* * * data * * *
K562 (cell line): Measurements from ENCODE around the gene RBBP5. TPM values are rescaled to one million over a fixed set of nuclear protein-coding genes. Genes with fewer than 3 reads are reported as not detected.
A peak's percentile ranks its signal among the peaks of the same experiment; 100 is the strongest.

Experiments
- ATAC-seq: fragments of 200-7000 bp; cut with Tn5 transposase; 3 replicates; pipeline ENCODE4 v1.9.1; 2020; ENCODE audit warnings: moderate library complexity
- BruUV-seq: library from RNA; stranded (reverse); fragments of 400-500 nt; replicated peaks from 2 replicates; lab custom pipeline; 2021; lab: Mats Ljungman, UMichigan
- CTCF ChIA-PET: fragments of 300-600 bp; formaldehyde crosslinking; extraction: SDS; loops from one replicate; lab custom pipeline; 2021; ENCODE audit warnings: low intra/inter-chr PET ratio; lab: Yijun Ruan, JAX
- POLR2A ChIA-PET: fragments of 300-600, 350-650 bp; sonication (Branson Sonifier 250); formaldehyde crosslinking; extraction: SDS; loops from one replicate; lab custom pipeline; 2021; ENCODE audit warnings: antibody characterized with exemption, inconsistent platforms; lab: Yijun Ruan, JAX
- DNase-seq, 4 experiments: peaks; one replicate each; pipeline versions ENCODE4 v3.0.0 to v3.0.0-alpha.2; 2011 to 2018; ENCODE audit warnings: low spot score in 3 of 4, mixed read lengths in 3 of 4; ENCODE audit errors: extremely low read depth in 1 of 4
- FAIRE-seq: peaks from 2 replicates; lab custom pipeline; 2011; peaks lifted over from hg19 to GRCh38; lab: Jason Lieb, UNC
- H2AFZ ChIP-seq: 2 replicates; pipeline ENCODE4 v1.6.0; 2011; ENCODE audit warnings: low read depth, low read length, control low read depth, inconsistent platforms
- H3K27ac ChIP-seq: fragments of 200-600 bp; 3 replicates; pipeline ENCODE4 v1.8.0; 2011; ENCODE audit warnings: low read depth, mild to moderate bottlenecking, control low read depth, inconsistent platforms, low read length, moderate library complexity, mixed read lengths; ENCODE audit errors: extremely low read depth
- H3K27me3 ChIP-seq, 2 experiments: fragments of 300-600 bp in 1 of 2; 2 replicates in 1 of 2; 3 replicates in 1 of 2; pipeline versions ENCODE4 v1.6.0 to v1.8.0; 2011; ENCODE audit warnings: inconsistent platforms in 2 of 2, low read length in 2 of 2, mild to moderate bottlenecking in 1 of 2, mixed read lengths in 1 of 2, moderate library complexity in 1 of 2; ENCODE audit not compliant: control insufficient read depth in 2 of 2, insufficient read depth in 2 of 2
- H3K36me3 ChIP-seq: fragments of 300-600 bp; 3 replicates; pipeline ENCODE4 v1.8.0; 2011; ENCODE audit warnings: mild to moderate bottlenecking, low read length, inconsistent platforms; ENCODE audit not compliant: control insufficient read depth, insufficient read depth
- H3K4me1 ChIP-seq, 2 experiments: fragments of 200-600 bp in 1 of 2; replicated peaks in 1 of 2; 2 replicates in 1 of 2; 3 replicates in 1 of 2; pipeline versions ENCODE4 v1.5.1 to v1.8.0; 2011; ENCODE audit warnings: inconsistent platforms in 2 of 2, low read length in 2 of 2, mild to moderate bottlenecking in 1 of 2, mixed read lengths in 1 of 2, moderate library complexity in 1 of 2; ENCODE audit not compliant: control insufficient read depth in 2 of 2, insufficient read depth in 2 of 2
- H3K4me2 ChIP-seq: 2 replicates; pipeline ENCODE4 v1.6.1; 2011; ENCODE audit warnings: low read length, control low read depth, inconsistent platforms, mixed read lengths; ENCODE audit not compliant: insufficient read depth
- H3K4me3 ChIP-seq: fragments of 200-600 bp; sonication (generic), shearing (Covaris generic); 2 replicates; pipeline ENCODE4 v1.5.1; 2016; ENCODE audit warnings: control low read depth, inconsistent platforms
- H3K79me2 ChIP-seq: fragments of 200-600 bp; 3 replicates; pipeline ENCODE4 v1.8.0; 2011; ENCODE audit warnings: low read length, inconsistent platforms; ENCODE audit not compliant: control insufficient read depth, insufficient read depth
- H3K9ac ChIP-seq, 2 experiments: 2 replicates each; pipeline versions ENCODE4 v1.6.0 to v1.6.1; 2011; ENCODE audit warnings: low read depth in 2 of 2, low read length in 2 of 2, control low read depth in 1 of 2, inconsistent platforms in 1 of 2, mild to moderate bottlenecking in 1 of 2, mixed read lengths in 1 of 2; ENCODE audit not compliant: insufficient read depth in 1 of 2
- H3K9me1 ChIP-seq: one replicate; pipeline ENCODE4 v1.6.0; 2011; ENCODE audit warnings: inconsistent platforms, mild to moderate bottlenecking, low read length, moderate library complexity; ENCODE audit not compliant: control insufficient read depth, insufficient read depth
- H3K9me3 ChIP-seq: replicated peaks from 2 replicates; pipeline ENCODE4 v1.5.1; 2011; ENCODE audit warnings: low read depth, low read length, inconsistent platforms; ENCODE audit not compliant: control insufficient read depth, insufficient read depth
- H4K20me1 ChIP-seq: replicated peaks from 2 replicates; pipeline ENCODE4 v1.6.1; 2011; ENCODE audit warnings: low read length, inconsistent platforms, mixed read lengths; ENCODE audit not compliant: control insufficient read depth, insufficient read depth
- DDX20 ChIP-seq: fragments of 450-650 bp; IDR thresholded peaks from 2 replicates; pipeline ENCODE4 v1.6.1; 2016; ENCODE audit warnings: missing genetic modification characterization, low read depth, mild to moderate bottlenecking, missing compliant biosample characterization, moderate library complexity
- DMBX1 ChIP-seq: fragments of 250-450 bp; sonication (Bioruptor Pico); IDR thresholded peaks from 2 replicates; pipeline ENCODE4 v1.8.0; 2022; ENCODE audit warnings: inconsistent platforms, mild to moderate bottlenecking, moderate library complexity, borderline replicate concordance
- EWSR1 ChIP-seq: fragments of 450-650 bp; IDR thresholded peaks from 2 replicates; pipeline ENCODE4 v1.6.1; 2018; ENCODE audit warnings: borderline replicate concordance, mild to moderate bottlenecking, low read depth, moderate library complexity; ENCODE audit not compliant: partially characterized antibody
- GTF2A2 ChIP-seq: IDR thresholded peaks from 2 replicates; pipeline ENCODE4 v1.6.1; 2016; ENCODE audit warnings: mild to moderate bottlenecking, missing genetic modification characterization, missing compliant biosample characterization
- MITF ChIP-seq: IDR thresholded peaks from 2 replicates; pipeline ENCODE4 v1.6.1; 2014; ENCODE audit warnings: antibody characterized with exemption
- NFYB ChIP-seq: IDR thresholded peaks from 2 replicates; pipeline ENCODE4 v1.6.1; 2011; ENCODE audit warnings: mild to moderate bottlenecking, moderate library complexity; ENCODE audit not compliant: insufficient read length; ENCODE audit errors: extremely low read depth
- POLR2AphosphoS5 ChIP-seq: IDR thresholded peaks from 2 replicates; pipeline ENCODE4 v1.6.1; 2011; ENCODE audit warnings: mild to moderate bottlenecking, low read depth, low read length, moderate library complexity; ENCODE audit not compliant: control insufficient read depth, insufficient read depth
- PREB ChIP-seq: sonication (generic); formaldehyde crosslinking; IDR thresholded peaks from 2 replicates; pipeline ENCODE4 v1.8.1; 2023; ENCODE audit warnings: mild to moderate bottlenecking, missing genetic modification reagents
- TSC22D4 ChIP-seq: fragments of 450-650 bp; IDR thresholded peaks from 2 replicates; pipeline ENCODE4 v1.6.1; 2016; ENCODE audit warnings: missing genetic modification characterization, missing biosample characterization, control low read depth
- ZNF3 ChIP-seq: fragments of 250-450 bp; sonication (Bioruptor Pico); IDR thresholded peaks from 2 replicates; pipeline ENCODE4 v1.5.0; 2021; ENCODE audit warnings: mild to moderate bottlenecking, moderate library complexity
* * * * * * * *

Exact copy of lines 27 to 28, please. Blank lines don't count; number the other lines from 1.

- NFYB ChIP-seq: IDR thresholded peaks from 2 replicates; pipeline ENCODE4 v1.6.1; 2011; ENCODE audit warnings: mild to moderate bottlenecking, moderate library complexity; ENCODE audit not compliant: insufficient read length; ENCODE audit errors: extremely low read depth
- POLR2AphosphoS5 ChIP-seq: IDR thresholded peaks from 2 replicates; pipeline ENCODE4 v1.6.1; 2011; ENCODE audit warnings: mild to moderate bottlenecking, low read depth, low read length, moderate library complexity; ENCODE audit not compliant: control insufficient read depth, insufficient read depth